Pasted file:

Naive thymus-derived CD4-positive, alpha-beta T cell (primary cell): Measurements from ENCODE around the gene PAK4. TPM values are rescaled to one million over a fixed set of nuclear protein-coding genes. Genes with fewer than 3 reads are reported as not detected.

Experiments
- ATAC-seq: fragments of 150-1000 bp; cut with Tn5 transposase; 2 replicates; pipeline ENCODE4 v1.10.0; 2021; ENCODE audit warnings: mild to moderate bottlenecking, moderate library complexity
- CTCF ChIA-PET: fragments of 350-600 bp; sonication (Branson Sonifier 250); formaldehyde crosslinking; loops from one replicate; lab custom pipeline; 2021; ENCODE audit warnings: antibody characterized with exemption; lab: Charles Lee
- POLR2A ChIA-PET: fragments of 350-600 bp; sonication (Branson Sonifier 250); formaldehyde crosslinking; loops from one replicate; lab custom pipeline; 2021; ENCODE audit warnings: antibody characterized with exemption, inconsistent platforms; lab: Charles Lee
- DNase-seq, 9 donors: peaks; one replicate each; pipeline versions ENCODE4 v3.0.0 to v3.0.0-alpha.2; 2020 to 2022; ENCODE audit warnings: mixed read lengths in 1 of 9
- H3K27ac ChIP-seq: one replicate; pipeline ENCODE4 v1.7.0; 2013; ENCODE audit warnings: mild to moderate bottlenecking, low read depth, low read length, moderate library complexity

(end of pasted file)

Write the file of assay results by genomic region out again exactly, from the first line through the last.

Naive thymus-derived CD4-positive, alpha-beta T cell (primary cell): Measurements from ENCODE around the gene PAK4. TPM values are rescaled to one million over a fixed set of nuclear protein-coding genes. Genes with fewer than 3 reads are reported as not detected.

Experiments
- ATAC-seq: fragments of 150-1000 bp; cut with Tn5 transposase; 2 replicates; pipeline ENCODE4 v1.10.0; 2021; ENCODE audit warnings: mild to moderate bottlenecking, moderate library complexity
- CTCF ChIA-PET: fragments of 350-600 bp; sonication (Branson Sonifier 250); formaldehyde crosslinking; loops from one replicate; lab custom pipeline; 2021; ENCODE audit warnings: antibody characterized with exemption; lab: Charles Lee
- POLR2A ChIA-PET: fragments of 350-600 bp; sonication (Branson Sonifier 250); formaldehyde crosslinking; loops from one replicate; lab custom pipeline; 2021; ENCODE audit warnings: antibody characterized with exemption, inconsistent platforms; lab: Charles Lee
- DNase-seq, 9 donors: peaks; one replicate each; pipeline versions ENCODE4 v3.0.0 to v3.0.0-alpha.2; 2020 to 2022; ENCODE audit warnings: mixed read lengths in 1 of 9
- H3K27ac ChIP-seq: one replicate; pipeline ENCODE4 v1.7.0; 2013; ENCODE audit warnings: mild to moderate bottlenecking, low read depth, low read length, moderate library complexity